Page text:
By Ron Baker

In this country, we’ve all been around farmers. I sometimes think they are the greatest optimists there are. This year is proving that once again.

I’ve heard of farm operators/owners not hiring extra help because they can’t keep them busy. The crop is so sparse that passing the combine through the field is like asking a forest enthusiast to explore a Saskatchewan pasture.

Over the years crop insurance has become a part of farm stabilization. In order to verify the status of a crop, a farmer must harvest the crop giving record of yields to the insurer when a claim is submitted. And the paperwork! All part of the current approach to farming.

Why do farmers farm?

For money? Yes, money does provide for food and shelter. Money lets you maintain your machinery for next year. Money lets you buy seed, plant, and harvest.

For people? Yes, farmers recognize the help they are to the planet. Vocational farmers want people to live and not starve. With new uses for the sustainable crops that are produced, there is also the option of providing materials that assist in housing, fuel, and other areas of life.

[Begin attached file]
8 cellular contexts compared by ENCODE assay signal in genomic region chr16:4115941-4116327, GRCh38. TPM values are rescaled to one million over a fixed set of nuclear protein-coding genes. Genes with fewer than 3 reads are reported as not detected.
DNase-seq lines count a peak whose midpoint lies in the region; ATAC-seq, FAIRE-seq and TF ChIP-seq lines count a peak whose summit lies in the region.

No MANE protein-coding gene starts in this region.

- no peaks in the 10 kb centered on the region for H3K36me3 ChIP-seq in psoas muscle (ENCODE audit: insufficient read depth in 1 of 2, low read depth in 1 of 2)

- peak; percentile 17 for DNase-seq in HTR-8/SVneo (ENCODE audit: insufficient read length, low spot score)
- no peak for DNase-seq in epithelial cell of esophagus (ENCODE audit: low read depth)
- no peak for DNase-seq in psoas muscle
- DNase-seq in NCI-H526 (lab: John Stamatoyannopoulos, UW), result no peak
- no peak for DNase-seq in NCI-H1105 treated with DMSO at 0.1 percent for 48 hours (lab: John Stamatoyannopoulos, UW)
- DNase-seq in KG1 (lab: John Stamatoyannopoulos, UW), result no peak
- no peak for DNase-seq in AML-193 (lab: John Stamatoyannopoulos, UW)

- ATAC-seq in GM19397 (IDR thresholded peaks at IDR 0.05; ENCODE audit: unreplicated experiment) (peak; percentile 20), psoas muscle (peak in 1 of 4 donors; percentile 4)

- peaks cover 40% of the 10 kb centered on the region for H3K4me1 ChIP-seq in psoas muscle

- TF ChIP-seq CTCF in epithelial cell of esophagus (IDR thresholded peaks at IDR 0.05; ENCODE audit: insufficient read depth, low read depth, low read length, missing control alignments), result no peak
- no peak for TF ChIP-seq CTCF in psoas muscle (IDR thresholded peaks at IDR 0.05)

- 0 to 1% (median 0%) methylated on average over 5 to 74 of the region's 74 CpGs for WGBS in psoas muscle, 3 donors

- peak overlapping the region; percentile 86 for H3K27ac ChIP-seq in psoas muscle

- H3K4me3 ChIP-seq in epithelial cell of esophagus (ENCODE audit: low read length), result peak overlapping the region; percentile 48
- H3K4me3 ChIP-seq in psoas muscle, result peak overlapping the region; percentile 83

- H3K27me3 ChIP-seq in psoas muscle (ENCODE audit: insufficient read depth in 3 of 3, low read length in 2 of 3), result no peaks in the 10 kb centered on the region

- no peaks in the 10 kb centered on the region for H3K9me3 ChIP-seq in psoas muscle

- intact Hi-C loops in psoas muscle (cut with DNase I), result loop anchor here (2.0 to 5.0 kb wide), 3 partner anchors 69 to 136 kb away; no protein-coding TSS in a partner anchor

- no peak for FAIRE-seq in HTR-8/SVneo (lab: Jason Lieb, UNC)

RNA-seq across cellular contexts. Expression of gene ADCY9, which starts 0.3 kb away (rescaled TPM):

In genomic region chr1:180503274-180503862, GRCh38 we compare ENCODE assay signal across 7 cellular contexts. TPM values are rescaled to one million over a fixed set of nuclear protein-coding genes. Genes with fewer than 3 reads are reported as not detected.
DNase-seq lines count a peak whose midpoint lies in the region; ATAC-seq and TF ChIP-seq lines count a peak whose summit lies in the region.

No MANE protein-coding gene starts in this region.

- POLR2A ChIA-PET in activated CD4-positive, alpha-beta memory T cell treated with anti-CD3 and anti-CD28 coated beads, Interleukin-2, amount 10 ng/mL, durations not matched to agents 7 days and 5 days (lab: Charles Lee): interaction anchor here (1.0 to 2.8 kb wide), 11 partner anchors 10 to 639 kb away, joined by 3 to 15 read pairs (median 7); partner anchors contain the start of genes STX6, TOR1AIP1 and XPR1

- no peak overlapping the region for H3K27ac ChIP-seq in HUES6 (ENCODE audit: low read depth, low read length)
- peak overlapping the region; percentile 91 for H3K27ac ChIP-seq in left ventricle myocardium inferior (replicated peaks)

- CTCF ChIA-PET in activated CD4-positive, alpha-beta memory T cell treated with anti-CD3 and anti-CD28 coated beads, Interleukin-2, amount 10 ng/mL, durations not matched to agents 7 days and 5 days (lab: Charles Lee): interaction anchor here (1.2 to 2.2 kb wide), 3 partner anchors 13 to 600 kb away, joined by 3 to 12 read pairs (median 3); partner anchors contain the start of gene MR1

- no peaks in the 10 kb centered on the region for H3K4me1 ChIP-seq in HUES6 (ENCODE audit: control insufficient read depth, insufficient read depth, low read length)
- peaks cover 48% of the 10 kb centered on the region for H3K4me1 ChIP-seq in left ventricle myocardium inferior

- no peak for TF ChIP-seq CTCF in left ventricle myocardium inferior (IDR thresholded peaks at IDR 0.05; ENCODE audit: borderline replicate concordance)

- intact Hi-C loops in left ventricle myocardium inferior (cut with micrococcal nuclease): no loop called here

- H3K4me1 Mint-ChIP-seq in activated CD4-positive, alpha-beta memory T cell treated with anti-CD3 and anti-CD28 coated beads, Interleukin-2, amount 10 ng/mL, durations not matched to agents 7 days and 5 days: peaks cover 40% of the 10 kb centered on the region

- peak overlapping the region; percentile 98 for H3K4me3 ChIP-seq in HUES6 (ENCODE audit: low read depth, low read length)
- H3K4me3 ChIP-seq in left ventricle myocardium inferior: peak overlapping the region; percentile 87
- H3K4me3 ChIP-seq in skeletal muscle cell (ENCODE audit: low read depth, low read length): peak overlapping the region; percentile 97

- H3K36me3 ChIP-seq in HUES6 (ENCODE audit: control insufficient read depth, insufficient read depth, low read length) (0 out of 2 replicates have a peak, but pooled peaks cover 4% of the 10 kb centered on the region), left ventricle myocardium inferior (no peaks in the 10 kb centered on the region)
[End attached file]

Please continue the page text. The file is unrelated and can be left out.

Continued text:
For fun? Yes, there is something about the soil, the air, the ability to watch a crop, and much more that brings joy. Watch a farmer standing in a fertile field – they are soaking in the sight. This is art and beauty all wrapped in one.

For family? Yes, heritage and homage to past generations provides a home that is steady over the decades and centuries. Rooted in the soil is not just a nice thought. There is something about the dirt that calls a farmer back to his family roots.

For . . . ? There are probably as many reasons as there are farmers!

So why do farmers bother to farm after a year like this year?

Many farmers will turn to you. They will eye you with amusement and maybe a bit of that stare that says, “you really don’t understand!”

Ask any artist why they have to do their art.

Because they can’t not do art!

While profit and expansion may be a laudable goal, and realism related to farming methods and practices is important, there is often that something else.

Farming is not a bother, a trouble, a fuss, an inconvenience.

Farming is a way of life.   

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